Bindi is 2 years old today! No, she’s not named after Steve Irwin’s daughter. Bindi means “little girl” in Aboriginal. Bindi came to us a shy, young ewe with beautiful gray-black fleece, and so she earned the name. She has been outgrowing her shyness…anything for a handful of grain! Hopefully she’ll make a good mama soon!
Molly’s 3 today! We’re hoping that Molly will lamb this weekend, actually. I think she’s in the lead for first lamb on the ground at Morningstar Meadows!
OK. So I guess that having had 8 children of my own, including a set of twins, I have always had a desire to be a midwife. A ewe midwife wasn’t exactly what I had in mind, but it will have to do for now! SO – I thought I’d interrupt the waiting game (the ewes still seem status quo out there!) with a little Lambing 101.What we have here is our lambing kit. We hope and pray that all of the ingredients of the kit will not be used, but I’ll go through some of them for your interest… When the lambs are being born, hopefully there will be nothing for us to do but watch! If Mama ewe has been at it hard for more than an hour or so, it might be time to get a feeling for what is going on in there. We will wash up our hands and her perineal area, don an obstetrical sleeve with a clean glove over the hand part, add an adequate dab of ob lube and reach in to see the positioning of the lamb(s). What we hope to see/feel is a nose and 2 front feet (from the same lamb, mind you!) Twins can get quite jumbled up in there, so you have to carefully feel for hind feet vs. fore feet, right and left vs. 2 rights/lefts. Once the necessary presenting parts are in place, we can use the lamb puller (center of photo -white handle with noose at the end) to slip over the head and feet to assist in pulling the lamb in an out and downward motion. We even have oxytocin on hand if she needs some chemical assistance with increasing contractions. Ideally a newborn lamb will be cleaned up by Mama and will be up and standing and nursing in no time, but sometimes it is necessary to help this. Hence the pile of towels, suction bulb for the nose/mouth. Sometimes poor doing lambs are even picked up by the hind legs and carefully swung around you to use centrifugal force to help clear airways. Umbilical cords will then need dipped in povidine iodine solution to avoid umbilical infections, which can be deadly. For poor doing lambs, it may be necessary to give them glucose, IV fluids, warm enemas, etc. Occasionally a mother will reject a lamb. We have powdered colostrum and a lamb nipple on hand in the event that we have a “bottle lamb.” For the first lambing, we will attempt to milk out some of the ewe’s colostrum to freeze for any future needs – hence the ice cube tray. We also have a little french catheter to use to stomach tube a lamb that is unable to swallow. Healthy lambs will only need their cords dipped, a dose of oral selenium/vitamin E and their birth weight checked (scale in front, center of photo) – later they will need a clostridial vaccination and identification tags (front right of picture) for their ear. How do we pamper Mama after all of this? As soon as we can, we bring the new family into what is called a “lambing jug.” Here she and the lambs will have some privacy to bond and protection from the other ewes. She won’t have to compete at the hay pile, and the lambs will stay safe close to her. She will be given a big bucket of slightly warm water with molasses to give her a little pick me up and be sure that her energy levels stay up. Occasionally she will need calcium or glucose given by injection, but this would not be the norm. After a couple of days here they will be turned out with the others onto the pasture. And so that ends our diversion for today, as we wait for the joyful moment of our first lambing!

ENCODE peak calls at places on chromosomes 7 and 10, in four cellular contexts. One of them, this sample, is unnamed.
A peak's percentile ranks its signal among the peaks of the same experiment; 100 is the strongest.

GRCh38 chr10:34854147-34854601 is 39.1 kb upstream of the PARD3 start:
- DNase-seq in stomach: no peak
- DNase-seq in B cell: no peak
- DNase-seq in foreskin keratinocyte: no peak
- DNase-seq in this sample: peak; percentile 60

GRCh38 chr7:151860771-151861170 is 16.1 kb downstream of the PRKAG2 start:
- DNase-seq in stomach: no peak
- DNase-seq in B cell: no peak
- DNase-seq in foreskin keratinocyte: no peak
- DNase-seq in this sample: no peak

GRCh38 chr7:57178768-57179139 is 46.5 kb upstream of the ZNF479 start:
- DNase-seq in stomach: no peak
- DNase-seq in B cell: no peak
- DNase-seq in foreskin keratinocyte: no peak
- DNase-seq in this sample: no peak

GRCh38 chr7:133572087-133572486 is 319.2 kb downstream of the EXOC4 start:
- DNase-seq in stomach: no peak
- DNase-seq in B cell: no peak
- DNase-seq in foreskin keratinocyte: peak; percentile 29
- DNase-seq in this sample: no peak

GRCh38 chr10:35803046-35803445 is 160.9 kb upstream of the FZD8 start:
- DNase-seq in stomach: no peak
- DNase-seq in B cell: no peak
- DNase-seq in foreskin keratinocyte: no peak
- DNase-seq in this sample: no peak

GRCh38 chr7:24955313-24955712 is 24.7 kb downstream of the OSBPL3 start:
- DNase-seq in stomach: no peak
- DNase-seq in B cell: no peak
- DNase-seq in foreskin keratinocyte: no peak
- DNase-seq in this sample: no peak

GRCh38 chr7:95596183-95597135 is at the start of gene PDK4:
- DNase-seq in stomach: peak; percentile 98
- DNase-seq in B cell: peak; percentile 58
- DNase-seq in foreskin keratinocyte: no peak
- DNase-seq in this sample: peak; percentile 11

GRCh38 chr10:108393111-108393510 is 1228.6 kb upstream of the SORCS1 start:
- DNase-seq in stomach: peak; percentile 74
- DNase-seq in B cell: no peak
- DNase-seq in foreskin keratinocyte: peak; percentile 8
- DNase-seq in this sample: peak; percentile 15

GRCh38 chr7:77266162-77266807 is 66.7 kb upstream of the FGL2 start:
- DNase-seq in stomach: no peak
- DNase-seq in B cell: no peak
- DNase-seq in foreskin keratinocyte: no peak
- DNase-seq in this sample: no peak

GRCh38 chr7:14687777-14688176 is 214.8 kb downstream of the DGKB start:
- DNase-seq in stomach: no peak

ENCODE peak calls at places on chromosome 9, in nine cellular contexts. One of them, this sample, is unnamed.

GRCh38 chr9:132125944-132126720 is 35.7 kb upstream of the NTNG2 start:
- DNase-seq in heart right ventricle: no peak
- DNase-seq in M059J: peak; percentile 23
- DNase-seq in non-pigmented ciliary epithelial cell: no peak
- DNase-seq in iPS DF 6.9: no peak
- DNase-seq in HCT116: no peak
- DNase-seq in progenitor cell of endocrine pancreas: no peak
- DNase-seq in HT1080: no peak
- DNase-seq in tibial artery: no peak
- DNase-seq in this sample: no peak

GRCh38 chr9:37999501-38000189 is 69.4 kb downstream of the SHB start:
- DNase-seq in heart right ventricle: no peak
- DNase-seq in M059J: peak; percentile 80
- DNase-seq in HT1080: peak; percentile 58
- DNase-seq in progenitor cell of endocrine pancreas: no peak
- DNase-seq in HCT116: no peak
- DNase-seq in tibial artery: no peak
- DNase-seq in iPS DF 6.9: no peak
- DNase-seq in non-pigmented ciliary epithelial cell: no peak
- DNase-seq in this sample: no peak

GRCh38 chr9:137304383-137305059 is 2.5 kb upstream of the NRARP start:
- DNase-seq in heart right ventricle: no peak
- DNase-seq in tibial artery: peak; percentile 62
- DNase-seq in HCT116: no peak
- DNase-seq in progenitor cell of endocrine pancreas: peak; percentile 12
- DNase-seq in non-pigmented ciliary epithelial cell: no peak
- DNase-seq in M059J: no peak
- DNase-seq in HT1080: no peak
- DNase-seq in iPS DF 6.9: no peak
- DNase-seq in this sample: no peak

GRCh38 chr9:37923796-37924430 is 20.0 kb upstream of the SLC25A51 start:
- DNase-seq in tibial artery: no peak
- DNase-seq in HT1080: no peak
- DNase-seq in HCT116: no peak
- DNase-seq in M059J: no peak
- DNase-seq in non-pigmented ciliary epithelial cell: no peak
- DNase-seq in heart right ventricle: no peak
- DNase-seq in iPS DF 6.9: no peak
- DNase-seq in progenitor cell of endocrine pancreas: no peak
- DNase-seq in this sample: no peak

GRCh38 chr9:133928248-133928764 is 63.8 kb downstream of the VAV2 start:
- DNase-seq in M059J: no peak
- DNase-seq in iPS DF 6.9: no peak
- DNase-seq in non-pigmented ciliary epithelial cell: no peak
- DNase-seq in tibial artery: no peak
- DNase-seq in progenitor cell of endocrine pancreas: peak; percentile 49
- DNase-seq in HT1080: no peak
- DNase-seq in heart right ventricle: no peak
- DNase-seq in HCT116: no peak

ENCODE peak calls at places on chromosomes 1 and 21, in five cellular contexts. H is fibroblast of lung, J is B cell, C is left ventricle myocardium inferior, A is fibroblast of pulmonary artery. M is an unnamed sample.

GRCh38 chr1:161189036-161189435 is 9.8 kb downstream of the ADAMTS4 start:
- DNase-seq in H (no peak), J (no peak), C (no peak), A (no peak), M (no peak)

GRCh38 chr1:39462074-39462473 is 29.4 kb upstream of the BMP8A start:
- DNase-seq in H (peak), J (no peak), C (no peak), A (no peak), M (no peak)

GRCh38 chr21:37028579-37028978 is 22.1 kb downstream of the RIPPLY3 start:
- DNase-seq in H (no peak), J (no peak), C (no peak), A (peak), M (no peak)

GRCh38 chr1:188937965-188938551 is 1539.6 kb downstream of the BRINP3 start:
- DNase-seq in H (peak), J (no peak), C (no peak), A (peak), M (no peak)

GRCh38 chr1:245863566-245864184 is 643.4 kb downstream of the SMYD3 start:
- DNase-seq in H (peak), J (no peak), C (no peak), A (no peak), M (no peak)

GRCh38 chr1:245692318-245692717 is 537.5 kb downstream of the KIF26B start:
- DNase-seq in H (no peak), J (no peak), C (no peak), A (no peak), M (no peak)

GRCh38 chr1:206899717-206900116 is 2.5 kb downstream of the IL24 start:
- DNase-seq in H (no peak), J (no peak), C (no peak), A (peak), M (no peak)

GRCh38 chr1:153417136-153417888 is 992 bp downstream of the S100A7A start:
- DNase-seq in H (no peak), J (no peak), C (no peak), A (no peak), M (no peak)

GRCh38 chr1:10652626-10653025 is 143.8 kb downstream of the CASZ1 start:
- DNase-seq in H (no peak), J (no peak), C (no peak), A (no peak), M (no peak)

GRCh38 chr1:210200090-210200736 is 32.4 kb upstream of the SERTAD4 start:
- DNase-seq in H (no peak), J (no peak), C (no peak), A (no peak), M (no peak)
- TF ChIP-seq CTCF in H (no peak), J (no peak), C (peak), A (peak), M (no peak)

Happy First Birthday, Monty! This week you’re gonna be a dad (hopefully!!)
Well, udders keep getting bigger, and so do the ewes! Roy keeps saying that a couple are wider than they are tall! We just did a little photo shoot – you can see on their left sides how pressed out their rumens are! Here’s Tillie and Bindi: